Divorces can be expensive in many ways, and for some people, being stuck with all the marital debt or a large portion of it can mean that filing for bankruptcy is inevitable. Filing for bankruptcy after a divorce does not always mean that a person’s obligation to pay off all debt is cancelled. Depending on the steps the other spouse takes, the debt may continue to be owed.
A person can file for bankruptcy under several different chapters of the Bankruptcy Code. People seeking a clean slate and to avoid having structured payments often chose to file under Chapter 7 of the Code. Generally, a person who receives debts as part of a divorce can discharge that debt as far as the creditor is concerned along with all his or her other eligible debt in a Chapter 7 proceeding. This would practically mean that the person will no longer owe the creditor the debt after the bankruptcy discharge.
However, this move can have negative consequences for the filer’s former spouse. The creditors are not parties to the divorce and do not have to abide by a court’s order for one spouse to take on the debt. Therefore, after the filer’s debt is discharged, the creditor can still seek the debt owed from the other spouse. Because of this, the law allows the former spouse of a person who files for Chapter 7 bankruptcy to continue to pursue payment of the debt from the filer as if the debt is owed to the former spouse directly and not the creditor. Therefore, the debt is not truly discharged.
This means that while the creditor cannot legally sue the filer for a debt discharged in a Chapter 7 bankruptcy, the filer’s spouse can seek to enforce the divorce decree by having the filer held in contempt for failing to pay the debt. In addition, the former spouse can seek enforcement by taking steps such as putting a lien on the filer’s assets in order to ensure the debt is paid.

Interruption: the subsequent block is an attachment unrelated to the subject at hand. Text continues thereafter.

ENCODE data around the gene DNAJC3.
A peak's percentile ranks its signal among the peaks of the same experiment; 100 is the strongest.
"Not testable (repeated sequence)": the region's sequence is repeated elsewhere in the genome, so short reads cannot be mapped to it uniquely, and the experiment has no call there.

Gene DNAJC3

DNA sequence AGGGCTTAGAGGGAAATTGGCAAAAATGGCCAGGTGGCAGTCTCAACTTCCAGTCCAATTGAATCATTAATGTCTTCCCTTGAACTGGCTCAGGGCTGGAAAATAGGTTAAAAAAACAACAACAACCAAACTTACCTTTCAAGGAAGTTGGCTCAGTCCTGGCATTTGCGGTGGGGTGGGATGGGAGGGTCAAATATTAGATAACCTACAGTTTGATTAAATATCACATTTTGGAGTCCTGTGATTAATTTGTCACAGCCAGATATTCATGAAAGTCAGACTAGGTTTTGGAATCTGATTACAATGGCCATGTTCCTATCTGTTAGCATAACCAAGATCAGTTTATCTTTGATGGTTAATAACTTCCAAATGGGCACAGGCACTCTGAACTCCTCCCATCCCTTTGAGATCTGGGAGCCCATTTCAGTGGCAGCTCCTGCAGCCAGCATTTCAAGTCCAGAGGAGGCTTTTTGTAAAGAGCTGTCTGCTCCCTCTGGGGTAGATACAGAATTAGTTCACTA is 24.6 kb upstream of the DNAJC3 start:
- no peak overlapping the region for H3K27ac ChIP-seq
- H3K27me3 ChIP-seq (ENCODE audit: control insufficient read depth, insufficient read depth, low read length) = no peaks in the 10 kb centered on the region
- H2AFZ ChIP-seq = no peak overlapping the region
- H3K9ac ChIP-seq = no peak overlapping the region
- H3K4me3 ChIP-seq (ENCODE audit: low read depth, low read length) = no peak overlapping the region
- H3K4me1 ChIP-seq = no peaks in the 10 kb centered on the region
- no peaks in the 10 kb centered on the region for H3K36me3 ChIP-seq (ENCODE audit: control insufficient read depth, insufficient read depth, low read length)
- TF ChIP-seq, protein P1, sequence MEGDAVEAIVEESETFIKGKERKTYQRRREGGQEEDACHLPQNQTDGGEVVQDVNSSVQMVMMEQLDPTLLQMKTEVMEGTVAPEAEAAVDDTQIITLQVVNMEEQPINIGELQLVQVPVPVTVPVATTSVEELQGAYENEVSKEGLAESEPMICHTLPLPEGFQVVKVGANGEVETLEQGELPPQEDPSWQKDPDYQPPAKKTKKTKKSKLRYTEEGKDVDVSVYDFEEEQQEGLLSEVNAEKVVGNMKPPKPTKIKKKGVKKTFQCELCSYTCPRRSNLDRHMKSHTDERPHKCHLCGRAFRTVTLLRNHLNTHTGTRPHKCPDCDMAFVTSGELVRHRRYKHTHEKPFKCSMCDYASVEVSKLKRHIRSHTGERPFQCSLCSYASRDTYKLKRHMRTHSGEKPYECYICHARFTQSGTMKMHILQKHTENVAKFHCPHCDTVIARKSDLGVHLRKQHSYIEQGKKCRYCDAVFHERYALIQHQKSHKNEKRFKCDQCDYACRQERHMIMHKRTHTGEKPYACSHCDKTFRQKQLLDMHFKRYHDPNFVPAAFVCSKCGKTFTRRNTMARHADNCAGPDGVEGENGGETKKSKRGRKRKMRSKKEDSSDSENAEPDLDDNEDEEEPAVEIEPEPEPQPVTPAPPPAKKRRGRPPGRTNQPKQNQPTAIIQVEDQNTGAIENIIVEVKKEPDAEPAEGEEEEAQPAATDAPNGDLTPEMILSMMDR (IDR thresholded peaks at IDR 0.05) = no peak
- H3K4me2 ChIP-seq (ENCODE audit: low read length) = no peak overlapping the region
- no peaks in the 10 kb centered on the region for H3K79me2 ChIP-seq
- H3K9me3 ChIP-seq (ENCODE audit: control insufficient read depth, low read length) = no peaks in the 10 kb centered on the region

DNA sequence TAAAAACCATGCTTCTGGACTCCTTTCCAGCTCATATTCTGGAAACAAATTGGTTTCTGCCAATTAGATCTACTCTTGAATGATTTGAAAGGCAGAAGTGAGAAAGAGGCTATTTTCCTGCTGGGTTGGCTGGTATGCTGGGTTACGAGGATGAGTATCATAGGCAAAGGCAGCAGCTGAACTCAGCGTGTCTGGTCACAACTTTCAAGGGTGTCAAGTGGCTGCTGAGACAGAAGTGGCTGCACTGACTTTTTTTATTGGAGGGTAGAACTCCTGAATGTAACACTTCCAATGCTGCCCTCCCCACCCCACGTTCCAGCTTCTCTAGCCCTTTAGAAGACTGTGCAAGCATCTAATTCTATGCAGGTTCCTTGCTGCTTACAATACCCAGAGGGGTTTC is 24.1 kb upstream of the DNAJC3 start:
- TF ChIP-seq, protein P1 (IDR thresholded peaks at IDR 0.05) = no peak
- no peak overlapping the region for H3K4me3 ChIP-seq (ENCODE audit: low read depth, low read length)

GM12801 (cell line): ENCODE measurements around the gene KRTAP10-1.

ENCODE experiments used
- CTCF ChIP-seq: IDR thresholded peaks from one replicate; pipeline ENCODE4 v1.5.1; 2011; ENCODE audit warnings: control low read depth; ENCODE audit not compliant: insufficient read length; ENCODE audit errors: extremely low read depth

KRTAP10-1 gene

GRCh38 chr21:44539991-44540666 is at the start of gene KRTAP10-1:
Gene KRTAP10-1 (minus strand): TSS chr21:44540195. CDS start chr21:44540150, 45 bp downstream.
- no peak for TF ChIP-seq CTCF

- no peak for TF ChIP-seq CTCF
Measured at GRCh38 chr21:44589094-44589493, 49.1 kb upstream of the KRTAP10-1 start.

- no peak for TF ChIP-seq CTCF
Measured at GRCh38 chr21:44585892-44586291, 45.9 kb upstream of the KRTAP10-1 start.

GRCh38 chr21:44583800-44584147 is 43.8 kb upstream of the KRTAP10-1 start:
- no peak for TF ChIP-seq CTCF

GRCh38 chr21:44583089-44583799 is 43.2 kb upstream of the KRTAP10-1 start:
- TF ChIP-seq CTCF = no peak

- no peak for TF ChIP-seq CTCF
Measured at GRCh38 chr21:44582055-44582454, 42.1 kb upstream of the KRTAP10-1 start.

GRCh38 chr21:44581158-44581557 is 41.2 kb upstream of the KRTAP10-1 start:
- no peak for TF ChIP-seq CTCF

Additionally, Chapter 7 bankruptcy does not allow a person to discharge debt that is considered support debt following a divorce. This means that debts incurred for child support or marital support payments are not dischargeable in a Chapter 7 bankruptcy even after other debts are discharged.
Filing for Chapter 7 bankruptcy to help manage divorce debt is not necessarily a bad idea in all cases. For example, filing under Chapter 7 can allow a person to free up more money from having to pay the dischargeable debts and use that money to pay the divorce debt. However, there may be a better option to discharge divorce acquired debt under Chapter 13 bankruptcy.
Contact Us for Legal Advice
In order to make the best decision for your situation, or to decide if bankruptcy is right for you, you need to have a detailed discussion with an experienced bankruptcy attorney. For more information about how to deal with debt incurred as a result of a divorce, contact our experienced bankruptcy attorneys at Resnick Law, P.C., in Bloomfield Hills and Detroit, Michigan.
(image courtesy of Glen McCallum)